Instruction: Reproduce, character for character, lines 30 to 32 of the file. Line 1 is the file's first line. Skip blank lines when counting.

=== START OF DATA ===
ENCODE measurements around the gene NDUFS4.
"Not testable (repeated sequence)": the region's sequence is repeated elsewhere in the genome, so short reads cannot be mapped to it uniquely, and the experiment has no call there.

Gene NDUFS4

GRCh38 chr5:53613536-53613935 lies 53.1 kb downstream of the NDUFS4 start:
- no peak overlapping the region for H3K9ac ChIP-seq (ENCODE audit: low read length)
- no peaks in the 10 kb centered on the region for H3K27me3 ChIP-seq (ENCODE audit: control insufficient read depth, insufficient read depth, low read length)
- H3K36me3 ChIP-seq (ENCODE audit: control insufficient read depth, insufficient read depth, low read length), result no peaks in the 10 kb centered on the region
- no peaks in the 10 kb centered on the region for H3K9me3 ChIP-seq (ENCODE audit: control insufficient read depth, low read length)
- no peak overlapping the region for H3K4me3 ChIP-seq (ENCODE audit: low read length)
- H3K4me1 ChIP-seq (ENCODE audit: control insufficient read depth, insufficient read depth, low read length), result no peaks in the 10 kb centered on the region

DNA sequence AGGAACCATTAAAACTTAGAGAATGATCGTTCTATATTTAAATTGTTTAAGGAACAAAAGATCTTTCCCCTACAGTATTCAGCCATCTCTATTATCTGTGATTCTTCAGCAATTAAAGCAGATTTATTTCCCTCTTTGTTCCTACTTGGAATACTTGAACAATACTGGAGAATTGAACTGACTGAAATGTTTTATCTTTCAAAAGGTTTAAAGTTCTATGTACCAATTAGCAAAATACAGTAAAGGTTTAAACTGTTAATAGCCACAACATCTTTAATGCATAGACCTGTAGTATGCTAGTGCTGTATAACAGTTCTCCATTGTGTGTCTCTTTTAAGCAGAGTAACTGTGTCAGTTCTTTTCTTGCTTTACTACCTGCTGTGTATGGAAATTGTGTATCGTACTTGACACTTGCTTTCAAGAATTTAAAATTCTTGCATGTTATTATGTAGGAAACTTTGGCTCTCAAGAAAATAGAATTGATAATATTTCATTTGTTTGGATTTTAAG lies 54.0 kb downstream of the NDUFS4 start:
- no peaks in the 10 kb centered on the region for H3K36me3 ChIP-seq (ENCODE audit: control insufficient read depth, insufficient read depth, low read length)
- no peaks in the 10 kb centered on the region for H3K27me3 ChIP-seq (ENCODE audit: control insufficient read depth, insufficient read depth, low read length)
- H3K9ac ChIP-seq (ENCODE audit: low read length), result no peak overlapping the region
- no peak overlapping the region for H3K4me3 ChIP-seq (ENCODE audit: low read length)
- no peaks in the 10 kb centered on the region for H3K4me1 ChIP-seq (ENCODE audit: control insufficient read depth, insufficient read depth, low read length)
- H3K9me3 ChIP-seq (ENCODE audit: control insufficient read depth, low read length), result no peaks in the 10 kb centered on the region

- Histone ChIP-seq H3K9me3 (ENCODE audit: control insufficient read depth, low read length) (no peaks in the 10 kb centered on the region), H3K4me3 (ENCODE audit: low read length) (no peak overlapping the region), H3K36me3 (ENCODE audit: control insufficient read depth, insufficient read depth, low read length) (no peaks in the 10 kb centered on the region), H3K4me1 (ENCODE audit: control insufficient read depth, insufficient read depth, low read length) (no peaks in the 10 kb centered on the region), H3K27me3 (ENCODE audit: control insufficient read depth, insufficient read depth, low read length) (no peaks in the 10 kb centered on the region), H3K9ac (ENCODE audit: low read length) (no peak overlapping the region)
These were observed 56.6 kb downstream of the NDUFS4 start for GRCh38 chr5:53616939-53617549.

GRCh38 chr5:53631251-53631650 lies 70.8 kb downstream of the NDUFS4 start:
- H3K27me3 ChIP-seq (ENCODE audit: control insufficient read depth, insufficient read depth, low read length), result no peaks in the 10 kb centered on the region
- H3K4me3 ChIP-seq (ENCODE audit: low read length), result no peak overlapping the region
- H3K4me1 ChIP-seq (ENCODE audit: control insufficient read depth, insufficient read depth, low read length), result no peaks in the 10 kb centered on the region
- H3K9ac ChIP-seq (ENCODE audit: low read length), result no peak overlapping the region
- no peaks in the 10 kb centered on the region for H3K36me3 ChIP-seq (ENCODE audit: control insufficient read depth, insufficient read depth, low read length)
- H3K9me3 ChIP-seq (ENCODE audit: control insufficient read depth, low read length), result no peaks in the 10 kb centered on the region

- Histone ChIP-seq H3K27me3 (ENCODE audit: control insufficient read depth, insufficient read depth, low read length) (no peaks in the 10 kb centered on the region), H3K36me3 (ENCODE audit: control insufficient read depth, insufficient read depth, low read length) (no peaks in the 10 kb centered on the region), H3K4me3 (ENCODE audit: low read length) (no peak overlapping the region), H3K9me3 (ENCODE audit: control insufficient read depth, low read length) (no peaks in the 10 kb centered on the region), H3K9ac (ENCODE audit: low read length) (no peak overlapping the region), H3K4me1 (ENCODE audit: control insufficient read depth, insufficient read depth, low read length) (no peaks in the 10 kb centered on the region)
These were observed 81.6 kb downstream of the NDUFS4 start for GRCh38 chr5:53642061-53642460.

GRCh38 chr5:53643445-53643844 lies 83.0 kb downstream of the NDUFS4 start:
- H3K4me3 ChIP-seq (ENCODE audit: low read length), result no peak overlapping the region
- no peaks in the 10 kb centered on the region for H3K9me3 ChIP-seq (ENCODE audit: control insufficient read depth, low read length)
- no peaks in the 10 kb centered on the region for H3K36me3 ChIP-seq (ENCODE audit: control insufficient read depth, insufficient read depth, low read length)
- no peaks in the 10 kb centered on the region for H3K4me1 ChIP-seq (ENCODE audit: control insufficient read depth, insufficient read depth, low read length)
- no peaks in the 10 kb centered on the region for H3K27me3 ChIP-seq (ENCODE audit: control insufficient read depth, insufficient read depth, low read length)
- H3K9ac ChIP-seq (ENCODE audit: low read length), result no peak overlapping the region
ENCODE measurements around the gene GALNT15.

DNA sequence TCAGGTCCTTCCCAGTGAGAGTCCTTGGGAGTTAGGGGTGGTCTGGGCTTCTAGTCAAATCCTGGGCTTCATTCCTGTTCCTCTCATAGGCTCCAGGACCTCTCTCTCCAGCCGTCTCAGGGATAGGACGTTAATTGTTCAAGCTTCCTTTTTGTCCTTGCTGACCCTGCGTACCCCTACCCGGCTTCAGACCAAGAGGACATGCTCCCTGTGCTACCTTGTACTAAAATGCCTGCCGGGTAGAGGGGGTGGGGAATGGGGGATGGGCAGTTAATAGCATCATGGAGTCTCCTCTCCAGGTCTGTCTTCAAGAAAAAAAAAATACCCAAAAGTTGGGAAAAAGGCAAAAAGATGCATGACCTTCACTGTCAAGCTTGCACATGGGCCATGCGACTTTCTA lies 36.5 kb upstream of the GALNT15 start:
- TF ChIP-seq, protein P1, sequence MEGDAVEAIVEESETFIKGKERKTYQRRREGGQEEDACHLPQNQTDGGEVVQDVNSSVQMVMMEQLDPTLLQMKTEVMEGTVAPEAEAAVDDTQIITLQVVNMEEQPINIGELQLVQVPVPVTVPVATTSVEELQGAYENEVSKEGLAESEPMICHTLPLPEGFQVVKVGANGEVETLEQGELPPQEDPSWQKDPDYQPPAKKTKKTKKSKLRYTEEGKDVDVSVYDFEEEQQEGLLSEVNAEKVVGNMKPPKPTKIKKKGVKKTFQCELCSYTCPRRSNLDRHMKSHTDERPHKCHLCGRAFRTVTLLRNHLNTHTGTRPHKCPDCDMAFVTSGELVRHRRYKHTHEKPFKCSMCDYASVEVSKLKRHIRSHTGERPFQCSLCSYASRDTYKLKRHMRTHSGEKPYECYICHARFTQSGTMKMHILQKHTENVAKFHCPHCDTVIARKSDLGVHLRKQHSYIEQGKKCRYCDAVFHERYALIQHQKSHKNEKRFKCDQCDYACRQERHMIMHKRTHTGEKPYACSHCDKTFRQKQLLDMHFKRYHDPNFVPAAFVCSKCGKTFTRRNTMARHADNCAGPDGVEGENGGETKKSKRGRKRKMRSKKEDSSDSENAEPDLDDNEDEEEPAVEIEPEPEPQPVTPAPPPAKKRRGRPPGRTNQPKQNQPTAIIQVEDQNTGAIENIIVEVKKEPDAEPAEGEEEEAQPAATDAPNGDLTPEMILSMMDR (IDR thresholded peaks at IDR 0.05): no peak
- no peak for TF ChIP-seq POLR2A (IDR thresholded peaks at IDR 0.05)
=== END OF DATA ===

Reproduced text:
- H3K4me3 ChIP-seq (ENCODE audit: low read length), result no peak overlapping the region
- no peaks in the 10 kb centered on the region for H3K9me3 ChIP-seq (ENCODE audit: control insufficient read depth, low read length)
- no peaks in the 10 kb centered on the region for H3K36me3 ChIP-seq (ENCODE audit: control insufficient read depth, insufficient read depth, low read length)